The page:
Glen Yeung - Citigroup

If you say it was worth two points in a quarter of gross margin does that imply the average ASP was down 2%?

Stacy Smith

Up.

Glen Yeung - Citigroup

Up. The same magnitude of how we should read that?

Paul Otellini

We all struggle to say we are up and we don’t see that all that often because of the phenomenon we said. I think you can work through the gross margin math on that. You will come up with something a little different than 2-3% but the gross margin was up.

Operator

The next question comes from the line of John Pitzer - Credit Suisse.

John Pitzer - Credit Suisse

I want to revisit the mix question for this year. With your guidance of 2010 we will see normal ASP degradation. You kind of have some tailwinds that should be helping you. Consumer moves to corporate. You have the server cycle. You could make the argument that you will have a more robust [inaudible] product line this year and you have the introduction of [inaudible]. I am kind of struggling with why this wouldn’t be a better than average selling price year. Is this sort of an implication that Atom reaccelerates as a percent of the mix or can you help me reconcile what I see as more tailwinds than headwinds on ASP?

Stacy Smith

I will try and give you some color on that. I’m not sure I can fill in all the holes. We are all guessing. No one knows for sure. As I said earlier we are not programming into our guidance or our estimates any kind of overnight recovery of the corporate market. I think for a variety of reasons that will start coming back but it will come back based upon eval cycles, qualification cycles and IT shops and then as corporate budgets open up they have to decide whether they want to first buy PCs or servers. I think in terms of IT equipment. We really haven’t seen enough so far except for the server run up in the second half to be confident on when and what the rate of corporate PC refresh would be. Although we have built some into this number.

Two, in terms of Atom we have now been at this for 18 months or a little more than that. Up to this point in time with all that data we have not seen any meaningful cannibalization of the notebook market by netbooks. Netbooks look to be 90% of them are clearly additive and they are clearly going into market segments that were unaddressed prior to this. In the first 18 months of the netbooks most people who bought them were buying them as incremental machines or travel companions. Principally in mature markets or tier one cities of emerging markets. I think in 2010 you will start seeing that phenomenon moving into emerging markets. As that does there may be a slightly higher mix of that but it certainly wouldn’t be cannibalistic to our notebook business.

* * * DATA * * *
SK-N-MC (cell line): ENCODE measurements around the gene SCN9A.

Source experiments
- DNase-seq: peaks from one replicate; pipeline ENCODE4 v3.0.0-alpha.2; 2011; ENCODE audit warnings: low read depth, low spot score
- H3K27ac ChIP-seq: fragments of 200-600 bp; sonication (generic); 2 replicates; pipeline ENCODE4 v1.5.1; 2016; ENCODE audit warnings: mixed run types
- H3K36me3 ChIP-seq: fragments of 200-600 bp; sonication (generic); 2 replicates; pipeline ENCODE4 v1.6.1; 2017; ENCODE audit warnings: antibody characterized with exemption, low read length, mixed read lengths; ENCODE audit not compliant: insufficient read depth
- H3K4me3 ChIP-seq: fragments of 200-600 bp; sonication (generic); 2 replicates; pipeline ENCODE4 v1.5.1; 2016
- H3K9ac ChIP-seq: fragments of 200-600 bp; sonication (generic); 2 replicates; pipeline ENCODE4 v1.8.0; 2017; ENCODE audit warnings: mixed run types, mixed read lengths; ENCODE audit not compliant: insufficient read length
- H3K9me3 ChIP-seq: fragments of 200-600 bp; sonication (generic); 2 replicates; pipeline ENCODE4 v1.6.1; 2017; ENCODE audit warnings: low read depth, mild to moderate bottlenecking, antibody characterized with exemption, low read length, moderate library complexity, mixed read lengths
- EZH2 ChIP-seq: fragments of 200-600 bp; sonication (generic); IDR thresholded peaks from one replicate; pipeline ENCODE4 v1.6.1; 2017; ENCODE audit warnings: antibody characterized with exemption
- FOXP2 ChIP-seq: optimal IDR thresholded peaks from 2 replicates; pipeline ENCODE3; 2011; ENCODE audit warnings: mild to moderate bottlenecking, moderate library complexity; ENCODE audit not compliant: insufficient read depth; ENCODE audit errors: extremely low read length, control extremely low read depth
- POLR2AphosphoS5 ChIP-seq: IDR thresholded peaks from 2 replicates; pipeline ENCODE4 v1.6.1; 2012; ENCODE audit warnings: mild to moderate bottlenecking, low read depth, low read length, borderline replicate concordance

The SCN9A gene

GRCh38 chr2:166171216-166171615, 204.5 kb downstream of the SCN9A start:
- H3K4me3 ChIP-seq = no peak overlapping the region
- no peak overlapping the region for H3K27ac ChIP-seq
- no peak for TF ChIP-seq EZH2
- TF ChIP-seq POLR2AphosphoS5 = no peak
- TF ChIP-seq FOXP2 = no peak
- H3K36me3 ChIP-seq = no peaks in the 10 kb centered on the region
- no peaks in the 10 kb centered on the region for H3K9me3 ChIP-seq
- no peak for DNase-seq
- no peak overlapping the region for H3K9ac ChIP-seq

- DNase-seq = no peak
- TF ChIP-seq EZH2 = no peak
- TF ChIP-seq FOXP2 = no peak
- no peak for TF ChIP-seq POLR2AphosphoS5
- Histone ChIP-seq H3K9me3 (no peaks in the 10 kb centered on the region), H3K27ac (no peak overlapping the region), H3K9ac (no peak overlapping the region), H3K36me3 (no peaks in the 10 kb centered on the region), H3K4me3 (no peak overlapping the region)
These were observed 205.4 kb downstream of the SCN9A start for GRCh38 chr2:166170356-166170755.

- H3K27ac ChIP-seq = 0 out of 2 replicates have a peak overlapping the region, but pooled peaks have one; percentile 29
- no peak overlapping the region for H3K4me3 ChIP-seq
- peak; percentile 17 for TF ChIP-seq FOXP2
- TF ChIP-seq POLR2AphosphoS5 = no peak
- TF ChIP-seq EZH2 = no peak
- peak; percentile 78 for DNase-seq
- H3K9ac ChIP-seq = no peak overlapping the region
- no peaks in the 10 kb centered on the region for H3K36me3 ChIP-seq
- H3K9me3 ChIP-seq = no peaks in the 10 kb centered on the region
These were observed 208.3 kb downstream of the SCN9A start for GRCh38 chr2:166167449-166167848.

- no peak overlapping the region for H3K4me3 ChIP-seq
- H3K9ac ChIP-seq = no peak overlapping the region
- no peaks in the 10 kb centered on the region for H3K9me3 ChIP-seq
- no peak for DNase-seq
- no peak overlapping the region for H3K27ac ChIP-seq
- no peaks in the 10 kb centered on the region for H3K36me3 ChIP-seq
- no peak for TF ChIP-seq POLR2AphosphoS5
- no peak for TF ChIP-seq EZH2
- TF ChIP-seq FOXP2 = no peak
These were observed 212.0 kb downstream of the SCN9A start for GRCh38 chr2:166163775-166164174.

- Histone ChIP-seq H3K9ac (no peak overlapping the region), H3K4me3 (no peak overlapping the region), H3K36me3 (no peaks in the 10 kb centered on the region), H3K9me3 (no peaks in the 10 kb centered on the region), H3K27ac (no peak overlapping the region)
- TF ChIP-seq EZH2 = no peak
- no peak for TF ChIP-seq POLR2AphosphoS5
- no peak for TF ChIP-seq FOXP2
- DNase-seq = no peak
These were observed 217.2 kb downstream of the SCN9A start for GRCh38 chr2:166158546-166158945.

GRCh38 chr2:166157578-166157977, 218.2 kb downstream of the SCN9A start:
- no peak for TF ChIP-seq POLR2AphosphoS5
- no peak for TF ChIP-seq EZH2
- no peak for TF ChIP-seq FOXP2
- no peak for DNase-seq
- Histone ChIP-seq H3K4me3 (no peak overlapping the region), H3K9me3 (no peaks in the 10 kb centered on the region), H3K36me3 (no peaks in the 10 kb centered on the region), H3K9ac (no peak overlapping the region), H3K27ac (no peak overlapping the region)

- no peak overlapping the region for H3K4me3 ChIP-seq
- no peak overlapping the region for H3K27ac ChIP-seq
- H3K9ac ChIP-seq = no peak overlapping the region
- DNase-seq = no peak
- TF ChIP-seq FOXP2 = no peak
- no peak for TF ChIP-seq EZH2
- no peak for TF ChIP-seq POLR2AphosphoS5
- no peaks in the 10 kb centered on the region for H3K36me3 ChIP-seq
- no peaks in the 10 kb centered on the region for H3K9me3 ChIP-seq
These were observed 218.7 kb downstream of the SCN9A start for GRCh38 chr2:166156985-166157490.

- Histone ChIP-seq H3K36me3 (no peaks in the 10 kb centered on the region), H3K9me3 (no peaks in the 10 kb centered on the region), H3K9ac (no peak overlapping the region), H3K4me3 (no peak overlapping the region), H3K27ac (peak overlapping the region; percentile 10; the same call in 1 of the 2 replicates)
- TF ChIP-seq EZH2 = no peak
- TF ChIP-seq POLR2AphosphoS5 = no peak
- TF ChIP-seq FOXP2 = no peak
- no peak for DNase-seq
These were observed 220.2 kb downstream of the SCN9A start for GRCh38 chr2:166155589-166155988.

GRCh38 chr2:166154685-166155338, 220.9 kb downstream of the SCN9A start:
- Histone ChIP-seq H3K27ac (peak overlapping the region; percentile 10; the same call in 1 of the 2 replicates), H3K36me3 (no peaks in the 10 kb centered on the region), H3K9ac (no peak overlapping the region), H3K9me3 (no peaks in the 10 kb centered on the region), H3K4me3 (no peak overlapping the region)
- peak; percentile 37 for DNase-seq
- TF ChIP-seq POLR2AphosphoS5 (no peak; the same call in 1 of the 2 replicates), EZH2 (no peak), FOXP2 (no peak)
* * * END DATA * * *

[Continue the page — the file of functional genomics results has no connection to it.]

So we are kind of playing all these together in a stew and saying this is how we see the year coming out.

Operator

The next question comes from the line of Sumit Dhanda - Banc of America Merrill Lynch.

Sumit Dhanda - Banc of America Merrill Lynch

On the 32 nm product or the new architecture products that really helped your selling prices in the fourth quarter I guess was that the primary driver for ASPs [within the] that given the volumes were not very large or did your older 45 nm generation product also help the ASP? Did you sell a much higher mix within the 45 nm products?

Stacy Smith

Within the client group it was I would say a mix of both but the 32 nm effect was pretty pronounced. As Paul said in his prepared remarks we brought out dozens of new products across the client on 32 nm. The way we plan our manufacturing is we kind of started the manufacturing at the highest end first and worked our way down and we are still working our way down into the mainstream and value price points. So that was a pretty pronounced impact in terms of the mix we sold in Q4.

Sumit Dhanda - Banc of America Merrill Lynch

Despite the fact this wasn’t a big volume component of what you sold within the client business?

Stacy Smith

It was a not insignificant component of what we sold. We ramped these factors pretty fast. You can see it in our inventory results and in our sales mix. Or I can see it in our sales mix. We don’t show it to you.

Operator

The next question comes from the line of James Covello - Goldman Sachs.

James Covello - Goldman Sachs

Could you give us some estimate with what you are going to do in factory loadings in Q1 and Q2?

Paul Otellini

Probably not at the level of granularity you are hoping for but I will give you a sense. Another one in May we are pretty specific and we will show you kind of quarter by quarter utilization as well as the forecast going into the future. We are in the sweet spot of loading. We are running nicely full. We have the ability to respond to some upside. We always want to have some of that but we are full to the point we are getting really good cost results. I would expect that to be the norm for this year.

Operator